A CASKET 300 FEET LONG
The Distressing Truth Revealed Why It Is Not Possible to Properly Bring Back Our Soldier Dead from the Torn Battlefields and how the Undertakers Are Pressing the Scheme for Business Reasons
By Rene Bache.
Any American mother whose soldier boy lost his life in France, or any wife whose husband died in the war “over there,” has a right to demand that the body be brought back and given to her for burial in this country. The Government promised as much, and the War Department will do its best to make the promise good.
But there are difficulties which by most people are not understood at all.
The principal agent of destruction used in the great conflict was high explosives, in shells, in bombs, and in other instruments for killing. It is estimated that 3 percent of the 77,000 American dead were literally blown to pieces. How in such cases could the fragments be collected and identified?
In numerous instances where our fighting men were killed by high explosive shells their fate was shared by French comrades-in-arms. Burying parties picked up such remains as they could find and interred them, marking part of the ground as the grave of an American soldier and another part as the grave of a French soldier. There were many cases where bodies of horses or other animals killed at the same time were buried with the bodies of men.
There are 18,000 Americans who died in hospitals, of wounds or disease, outside the war zone. Eleven thousand of these are to be brought back immediately; the rest will remain, by the expressed wish of their families, where they are.
With those who lost their lives in the war-zone the situation is entirely different. Already they have been buried twice, the first interment being usually by the regimental chaplain, without a coffin—just a covering of the body with earth, to get it out of sight and for sanitation’s sake.
This was always practicable when our troops were advancing. When they retreated, the American dead were often of necessity left unburied. The Germans interred them higgledy-piggledy in trenches dug for the purpose. Indeed, in many instances the Yaks were obliged to bury their own dead in this wretched fashion.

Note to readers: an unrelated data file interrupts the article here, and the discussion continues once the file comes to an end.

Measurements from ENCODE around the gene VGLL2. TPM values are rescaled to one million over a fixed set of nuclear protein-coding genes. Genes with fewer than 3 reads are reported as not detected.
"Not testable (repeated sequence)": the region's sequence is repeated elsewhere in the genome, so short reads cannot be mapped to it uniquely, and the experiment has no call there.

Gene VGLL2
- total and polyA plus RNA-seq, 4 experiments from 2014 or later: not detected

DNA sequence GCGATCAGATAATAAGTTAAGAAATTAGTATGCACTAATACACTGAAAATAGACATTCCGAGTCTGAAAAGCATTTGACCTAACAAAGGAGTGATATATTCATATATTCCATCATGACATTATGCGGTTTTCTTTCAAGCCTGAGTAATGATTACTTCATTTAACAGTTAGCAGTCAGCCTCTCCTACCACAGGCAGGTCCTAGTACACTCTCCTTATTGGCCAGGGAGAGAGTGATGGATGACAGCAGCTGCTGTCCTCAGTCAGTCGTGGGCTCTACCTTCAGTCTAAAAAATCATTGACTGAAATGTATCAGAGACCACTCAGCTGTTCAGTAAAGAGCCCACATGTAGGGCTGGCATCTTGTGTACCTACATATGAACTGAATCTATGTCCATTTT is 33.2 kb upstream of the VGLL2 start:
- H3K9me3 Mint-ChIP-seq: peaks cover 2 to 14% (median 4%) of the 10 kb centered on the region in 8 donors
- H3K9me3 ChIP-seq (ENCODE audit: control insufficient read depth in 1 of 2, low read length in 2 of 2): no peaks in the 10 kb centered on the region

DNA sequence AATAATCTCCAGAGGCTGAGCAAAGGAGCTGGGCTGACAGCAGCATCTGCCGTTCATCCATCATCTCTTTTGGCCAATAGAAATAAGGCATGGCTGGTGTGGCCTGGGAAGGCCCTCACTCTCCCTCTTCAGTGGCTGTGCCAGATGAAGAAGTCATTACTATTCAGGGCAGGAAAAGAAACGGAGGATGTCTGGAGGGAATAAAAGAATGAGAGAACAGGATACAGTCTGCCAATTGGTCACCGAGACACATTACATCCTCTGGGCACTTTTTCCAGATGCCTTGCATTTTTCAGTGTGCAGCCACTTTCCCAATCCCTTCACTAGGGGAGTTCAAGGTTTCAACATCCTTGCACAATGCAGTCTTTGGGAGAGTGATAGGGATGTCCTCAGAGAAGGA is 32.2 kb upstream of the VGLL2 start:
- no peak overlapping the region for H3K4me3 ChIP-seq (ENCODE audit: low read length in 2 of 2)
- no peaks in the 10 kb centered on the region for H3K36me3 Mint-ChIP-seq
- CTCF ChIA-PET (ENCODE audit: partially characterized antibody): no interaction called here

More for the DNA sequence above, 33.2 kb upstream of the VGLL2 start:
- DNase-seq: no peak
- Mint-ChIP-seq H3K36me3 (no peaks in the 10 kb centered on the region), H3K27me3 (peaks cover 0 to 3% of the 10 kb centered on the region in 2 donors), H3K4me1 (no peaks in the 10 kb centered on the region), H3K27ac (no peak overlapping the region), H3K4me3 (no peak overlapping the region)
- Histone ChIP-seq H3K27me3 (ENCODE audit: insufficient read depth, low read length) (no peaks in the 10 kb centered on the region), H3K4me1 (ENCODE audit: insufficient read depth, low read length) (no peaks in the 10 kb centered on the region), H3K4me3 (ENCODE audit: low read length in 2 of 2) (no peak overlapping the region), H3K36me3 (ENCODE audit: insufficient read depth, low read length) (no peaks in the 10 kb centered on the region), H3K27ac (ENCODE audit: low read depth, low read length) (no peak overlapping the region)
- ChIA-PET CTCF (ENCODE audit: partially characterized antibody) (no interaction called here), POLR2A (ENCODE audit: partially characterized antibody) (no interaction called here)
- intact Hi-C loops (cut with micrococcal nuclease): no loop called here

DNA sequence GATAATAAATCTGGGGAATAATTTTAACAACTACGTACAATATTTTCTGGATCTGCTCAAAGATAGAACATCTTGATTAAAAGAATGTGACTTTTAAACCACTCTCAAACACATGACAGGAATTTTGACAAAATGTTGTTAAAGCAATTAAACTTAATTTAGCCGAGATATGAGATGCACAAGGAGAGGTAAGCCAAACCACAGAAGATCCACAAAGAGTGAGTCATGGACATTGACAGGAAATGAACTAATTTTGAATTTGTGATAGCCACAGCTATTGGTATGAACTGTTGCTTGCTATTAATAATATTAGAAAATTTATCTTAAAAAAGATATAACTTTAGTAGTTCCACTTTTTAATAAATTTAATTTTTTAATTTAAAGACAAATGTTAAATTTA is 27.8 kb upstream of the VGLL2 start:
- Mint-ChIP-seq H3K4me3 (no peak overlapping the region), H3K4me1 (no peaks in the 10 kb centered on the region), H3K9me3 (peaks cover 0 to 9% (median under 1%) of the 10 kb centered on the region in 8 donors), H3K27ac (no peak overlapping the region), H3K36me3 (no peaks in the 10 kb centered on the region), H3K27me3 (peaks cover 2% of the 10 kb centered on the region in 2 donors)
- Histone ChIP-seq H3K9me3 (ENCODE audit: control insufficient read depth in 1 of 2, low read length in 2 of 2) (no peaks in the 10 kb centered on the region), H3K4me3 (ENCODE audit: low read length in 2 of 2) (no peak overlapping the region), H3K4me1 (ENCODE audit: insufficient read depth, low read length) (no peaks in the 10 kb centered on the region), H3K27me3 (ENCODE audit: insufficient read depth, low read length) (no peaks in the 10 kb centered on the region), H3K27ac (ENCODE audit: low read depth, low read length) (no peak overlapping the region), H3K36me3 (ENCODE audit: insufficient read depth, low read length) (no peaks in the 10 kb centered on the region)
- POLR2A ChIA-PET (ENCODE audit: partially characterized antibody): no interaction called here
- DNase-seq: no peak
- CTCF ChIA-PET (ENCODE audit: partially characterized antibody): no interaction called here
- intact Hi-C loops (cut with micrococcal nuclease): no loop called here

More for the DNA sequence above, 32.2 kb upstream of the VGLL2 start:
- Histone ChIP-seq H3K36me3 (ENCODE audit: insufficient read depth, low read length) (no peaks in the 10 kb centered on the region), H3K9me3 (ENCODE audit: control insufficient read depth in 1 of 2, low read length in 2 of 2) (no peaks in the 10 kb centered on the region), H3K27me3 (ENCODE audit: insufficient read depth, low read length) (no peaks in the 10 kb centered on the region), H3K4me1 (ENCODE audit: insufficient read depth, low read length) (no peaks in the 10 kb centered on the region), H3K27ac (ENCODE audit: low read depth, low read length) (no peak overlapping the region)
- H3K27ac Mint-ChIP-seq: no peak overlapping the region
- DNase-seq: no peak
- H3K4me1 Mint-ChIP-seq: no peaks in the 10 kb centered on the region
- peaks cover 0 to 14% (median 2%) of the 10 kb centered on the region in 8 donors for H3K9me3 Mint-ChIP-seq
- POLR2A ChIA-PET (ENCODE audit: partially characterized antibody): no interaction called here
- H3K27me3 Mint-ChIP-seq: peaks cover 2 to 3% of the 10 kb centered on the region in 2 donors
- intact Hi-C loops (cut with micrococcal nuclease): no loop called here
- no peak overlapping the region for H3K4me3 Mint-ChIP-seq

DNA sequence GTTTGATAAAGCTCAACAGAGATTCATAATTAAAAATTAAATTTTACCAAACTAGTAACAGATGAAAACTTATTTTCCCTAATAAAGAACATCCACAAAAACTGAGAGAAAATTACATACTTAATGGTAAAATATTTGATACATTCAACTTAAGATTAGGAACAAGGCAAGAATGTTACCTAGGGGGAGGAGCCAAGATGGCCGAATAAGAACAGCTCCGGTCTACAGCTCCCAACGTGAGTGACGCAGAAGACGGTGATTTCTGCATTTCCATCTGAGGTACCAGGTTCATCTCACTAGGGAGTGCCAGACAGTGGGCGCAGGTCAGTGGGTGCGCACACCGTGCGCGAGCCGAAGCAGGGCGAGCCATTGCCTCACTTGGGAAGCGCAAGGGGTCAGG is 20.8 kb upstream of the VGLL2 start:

When the fighting lines were long stationary, bodies sometimes lay unburied for weeks before it was possible to reach them without undue risk.
Many small temporary cemeteries were established, in which thousands of uncoffined bodies were laid to rest. The sites chosen were usually on low ground, because in such places the burial parties were relatively safe from shell-fire. But there came four months of continuous rain, and the cemeteries were flooded. One there was which for a long time was under four feet of water, which washed some of the corpses out of the shallow graves, so that they floated to the surface.
This is distressing, but it is the truth. Everything was done that could be done in the circumstances. A concrete dam was built around this particular cemetery, and attempts were made to get the water out with gasoline pumps.
But the water seeped in beneath the concrete as fast as it could be pumped out; and finally, as a last resort, men equipped with long rubber boots and gas masks were sent in to grub literally for the bodies. It was a dreadful task, but they got them.
The possibilities of mistake in returning to American families the bodies of dead soldier boys are many and dreadful to contemplate. Recently 200 were brought back from Russia, and out of that small number no fewer than twelve were sent to the wrong homes.
After the Spanish war and subsequent fighting in the Philippines, the bodies of many dead American soldiers were brought back to the United States. Several of the coffins were found to contain the corpses of Chinese coolies.
Frequently it happened in France that American soldiers and German soldiers perished together and were buried together. Nothing is more certain than that efforts to fetch our dead boys from the war zone will result In the incidental importation of German remains. One can easily see how many an American mother or widow might thus weep over German bones, or even put flowers on the grave of the very man who slew the mourned son or husband.
For it must be remembered that the bodies shipped to this country from the war zone will be impossible of identification after their arrival.
They will be saturated with disinfectants, and inclosed in metal-lined caskets, hermetically sealed. It will be clearly explained in every instance that they are on no account to be opened.
There are now in the war zone, in France, 52.200 American fighting men, interred in proper cemeteries. Much clamor has arisen for the return of their bodies to the Union States. But the French Ambassador, M. Jusserand, says that it is “an artificially stimulated movement.” Cardinal Gibbons says: “The experiment of exhuming the bodies would be a useless one, to say nothing of the distress and pain caused to relatives.”